student and faculty whisper in an Emory library

Academics

Run with your curiosity. Emory’s liberal arts curriculum lets you apply academic rigor to your studies in subjects from multiple disciplines, while learning how to communicate expertly, think critically, and solve problems. It’s your starting line for lifelong intellectual exploration—preparing you to serve, lead, and take on the world.

No. 1
Integrative studies program
(Best Colleges, 2018)
10
Interdisciplinary Centers/Programs
Foster intellectual engagement across the colleges and university
1 in 3
Emory undergraduates study abroad in more than 40 countries
students gather around a lecturer

Major and Minors

The breadth and depth of Emory’s academic programs are demonstrated in its more than 70 majors, 50 minors, and 13 preprofessional programs. Take a look at the many directions in which your studies can lead you.

Our major strengths.
students lsten to a professor at the blackboard

Learning at Emory

You’ll find a powerhouse of great programs across Emory, as well as teachers and courses that will challenge and inspire you. It’s the liberal arts paired with discovery, where you’ll use questions, analysis, evidence, and experience to learn.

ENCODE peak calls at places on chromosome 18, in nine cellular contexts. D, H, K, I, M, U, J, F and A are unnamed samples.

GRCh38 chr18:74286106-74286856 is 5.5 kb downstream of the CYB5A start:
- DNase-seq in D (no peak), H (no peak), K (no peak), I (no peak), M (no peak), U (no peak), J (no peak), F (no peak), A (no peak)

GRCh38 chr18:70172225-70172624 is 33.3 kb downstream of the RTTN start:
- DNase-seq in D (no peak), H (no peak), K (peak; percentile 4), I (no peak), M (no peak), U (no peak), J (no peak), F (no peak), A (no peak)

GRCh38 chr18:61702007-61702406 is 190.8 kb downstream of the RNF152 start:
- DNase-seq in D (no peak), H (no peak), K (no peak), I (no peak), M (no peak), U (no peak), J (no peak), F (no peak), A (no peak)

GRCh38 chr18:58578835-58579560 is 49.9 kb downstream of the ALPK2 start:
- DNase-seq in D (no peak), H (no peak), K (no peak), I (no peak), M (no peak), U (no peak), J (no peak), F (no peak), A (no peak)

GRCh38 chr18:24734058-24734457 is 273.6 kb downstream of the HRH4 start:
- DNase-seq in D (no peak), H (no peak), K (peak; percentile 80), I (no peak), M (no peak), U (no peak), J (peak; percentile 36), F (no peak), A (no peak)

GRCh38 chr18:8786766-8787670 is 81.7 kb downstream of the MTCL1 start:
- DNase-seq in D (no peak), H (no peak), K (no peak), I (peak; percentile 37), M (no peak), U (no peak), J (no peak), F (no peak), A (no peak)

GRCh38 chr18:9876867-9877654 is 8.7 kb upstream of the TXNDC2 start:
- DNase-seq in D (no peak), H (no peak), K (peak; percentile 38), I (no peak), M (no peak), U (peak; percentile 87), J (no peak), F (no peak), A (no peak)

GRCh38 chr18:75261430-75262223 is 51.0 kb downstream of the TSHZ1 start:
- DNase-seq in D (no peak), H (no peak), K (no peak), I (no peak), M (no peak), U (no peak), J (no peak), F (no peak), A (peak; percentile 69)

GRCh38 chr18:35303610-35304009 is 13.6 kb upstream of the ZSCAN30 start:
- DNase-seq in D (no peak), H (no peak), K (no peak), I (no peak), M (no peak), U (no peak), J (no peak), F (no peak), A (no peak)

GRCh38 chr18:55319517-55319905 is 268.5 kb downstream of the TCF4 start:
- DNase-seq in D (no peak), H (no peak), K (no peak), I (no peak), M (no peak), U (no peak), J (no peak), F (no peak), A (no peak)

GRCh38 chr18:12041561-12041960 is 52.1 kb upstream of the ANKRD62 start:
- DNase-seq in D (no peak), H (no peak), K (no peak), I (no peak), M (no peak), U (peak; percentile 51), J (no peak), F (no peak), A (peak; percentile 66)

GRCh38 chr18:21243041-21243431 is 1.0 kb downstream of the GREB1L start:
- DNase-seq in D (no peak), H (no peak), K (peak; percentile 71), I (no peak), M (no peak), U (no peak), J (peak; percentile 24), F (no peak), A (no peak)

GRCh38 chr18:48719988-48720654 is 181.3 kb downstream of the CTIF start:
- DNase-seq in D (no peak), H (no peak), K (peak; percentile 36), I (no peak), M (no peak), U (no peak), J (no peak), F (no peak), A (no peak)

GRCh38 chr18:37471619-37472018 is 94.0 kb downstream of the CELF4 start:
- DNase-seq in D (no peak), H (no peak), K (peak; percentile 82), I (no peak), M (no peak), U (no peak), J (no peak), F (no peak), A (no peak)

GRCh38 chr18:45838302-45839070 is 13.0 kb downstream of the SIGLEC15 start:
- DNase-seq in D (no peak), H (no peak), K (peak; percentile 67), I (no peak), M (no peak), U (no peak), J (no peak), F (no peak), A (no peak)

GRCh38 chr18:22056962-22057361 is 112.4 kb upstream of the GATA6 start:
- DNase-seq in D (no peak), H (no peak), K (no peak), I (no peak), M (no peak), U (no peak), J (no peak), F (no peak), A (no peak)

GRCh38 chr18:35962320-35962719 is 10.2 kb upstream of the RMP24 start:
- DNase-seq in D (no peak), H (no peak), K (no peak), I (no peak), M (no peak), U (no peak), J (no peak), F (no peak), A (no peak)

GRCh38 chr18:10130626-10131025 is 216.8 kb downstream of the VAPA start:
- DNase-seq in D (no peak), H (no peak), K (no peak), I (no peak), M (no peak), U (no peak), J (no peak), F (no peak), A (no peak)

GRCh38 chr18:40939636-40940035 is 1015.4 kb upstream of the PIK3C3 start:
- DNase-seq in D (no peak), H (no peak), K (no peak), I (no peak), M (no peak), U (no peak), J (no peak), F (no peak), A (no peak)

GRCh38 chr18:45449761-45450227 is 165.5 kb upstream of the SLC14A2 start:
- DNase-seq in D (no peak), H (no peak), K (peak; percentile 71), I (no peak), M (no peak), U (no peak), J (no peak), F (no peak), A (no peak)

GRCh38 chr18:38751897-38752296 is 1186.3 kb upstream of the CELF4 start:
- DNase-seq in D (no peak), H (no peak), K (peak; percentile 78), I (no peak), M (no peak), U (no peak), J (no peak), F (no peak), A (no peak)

Your academic choices at Emory.
students and faculty in a chemistry lab

Applying Knowledge

Put what you learn into practice with mentored research, internships, and off-campus study. Our exceptional resources round out your education and expand your worldview.

Learn by doing.
a student and advisor meet in a book-lined office

Advising

Whether it’s your first days on campus or last semester, Emory’s academic advising and career services will set you on the right course in school and after.

Advice that takes you far.
headshot of Matthew Bernstein

Course Spotlight: Introduction to Film

“Students develop a fuller appreciation of all the work and creative choices that go into making a film or TV show. (I believe a great film is a miracle.) These students gain tools that they can use in their personal viewing for the rest of their lives—and to impress (or annoy) their friends and family.”

Matthew Bernstein Goodrich C. White Professor and Chair of Film and Media Studies